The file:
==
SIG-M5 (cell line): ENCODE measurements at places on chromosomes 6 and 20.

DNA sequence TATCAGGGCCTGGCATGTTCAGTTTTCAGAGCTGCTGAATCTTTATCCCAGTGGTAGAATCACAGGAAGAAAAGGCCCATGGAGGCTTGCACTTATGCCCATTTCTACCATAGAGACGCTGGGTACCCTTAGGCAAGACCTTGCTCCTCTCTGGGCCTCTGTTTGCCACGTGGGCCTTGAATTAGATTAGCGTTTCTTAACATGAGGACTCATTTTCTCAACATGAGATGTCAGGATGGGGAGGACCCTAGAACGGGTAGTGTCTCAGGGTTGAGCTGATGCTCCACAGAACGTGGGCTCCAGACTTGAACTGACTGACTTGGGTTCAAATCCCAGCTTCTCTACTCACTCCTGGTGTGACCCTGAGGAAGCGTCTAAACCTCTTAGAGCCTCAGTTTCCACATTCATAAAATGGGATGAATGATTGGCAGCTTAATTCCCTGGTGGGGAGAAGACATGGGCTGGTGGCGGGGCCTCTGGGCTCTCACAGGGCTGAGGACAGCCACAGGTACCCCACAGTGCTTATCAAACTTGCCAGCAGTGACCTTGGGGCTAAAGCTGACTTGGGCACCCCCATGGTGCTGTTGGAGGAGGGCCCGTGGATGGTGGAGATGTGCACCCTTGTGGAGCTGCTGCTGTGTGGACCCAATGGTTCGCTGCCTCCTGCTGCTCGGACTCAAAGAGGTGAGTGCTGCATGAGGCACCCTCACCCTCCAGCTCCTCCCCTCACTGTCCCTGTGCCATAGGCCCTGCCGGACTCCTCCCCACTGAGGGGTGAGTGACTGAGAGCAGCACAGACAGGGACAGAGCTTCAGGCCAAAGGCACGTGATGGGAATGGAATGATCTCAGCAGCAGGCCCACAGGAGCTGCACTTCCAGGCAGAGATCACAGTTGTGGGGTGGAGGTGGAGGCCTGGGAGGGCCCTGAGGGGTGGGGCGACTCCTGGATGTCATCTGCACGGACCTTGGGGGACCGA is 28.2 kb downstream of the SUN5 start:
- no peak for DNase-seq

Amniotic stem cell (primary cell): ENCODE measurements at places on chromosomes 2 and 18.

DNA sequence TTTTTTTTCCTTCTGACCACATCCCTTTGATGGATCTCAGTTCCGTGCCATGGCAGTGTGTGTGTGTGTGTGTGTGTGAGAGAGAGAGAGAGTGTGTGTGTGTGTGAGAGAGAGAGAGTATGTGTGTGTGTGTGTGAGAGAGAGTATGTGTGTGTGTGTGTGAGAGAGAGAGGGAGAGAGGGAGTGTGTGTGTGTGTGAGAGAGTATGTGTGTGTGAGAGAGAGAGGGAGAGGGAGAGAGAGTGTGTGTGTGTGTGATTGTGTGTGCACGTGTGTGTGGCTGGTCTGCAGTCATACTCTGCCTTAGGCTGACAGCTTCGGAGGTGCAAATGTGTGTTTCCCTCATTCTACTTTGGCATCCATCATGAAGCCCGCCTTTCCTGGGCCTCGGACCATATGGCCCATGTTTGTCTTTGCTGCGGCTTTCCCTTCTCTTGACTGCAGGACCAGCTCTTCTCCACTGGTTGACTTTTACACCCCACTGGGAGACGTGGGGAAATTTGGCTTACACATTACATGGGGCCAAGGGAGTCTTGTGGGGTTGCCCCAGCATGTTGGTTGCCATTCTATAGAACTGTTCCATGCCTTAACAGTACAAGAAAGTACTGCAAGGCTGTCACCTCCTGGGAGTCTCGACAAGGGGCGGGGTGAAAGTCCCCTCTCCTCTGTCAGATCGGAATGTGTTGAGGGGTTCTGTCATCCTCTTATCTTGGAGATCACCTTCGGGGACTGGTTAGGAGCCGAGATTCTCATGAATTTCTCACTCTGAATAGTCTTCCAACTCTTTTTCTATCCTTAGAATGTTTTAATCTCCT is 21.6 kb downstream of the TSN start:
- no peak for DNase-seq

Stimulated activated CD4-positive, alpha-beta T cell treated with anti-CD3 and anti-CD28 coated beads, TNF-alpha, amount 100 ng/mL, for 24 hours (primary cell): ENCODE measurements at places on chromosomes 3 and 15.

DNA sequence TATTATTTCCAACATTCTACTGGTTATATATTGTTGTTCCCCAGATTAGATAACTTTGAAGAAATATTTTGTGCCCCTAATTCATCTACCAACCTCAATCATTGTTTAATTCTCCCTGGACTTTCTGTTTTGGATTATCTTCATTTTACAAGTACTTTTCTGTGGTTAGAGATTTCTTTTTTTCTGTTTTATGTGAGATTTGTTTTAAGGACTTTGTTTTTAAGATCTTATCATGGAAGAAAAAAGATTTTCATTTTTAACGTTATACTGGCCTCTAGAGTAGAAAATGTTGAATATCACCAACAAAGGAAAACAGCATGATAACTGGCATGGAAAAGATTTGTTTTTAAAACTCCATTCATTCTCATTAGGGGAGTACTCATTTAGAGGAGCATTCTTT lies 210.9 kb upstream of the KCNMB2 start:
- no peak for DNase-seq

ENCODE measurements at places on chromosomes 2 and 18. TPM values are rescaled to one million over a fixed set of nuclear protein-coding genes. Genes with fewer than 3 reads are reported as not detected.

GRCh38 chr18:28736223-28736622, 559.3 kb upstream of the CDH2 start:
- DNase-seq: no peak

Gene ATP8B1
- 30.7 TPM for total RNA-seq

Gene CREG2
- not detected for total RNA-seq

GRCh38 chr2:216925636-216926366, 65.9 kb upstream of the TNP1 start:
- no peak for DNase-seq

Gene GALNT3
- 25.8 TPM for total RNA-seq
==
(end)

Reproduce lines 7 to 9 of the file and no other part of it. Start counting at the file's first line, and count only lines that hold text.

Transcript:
Stimulated activated CD4-positive, alpha-beta T cell treated with anti-CD3 and anti-CD28 coated beads, TNF-alpha, amount 100 ng/mL, for 24 hours (primary cell): ENCODE measurements at places on chromosomes 3 and 15.

DNA sequence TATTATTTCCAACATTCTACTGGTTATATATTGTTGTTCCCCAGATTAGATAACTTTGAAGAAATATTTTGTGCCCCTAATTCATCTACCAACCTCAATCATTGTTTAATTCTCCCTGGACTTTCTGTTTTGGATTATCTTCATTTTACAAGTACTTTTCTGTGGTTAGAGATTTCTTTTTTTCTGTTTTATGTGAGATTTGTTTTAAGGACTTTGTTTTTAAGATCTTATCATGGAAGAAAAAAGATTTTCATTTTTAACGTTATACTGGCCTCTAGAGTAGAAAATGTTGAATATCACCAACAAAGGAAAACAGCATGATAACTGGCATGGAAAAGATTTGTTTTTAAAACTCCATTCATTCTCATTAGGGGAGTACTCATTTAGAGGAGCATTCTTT lies 210.9 kb upstream of the KCNMB2 start:
- no peak for DNase-seq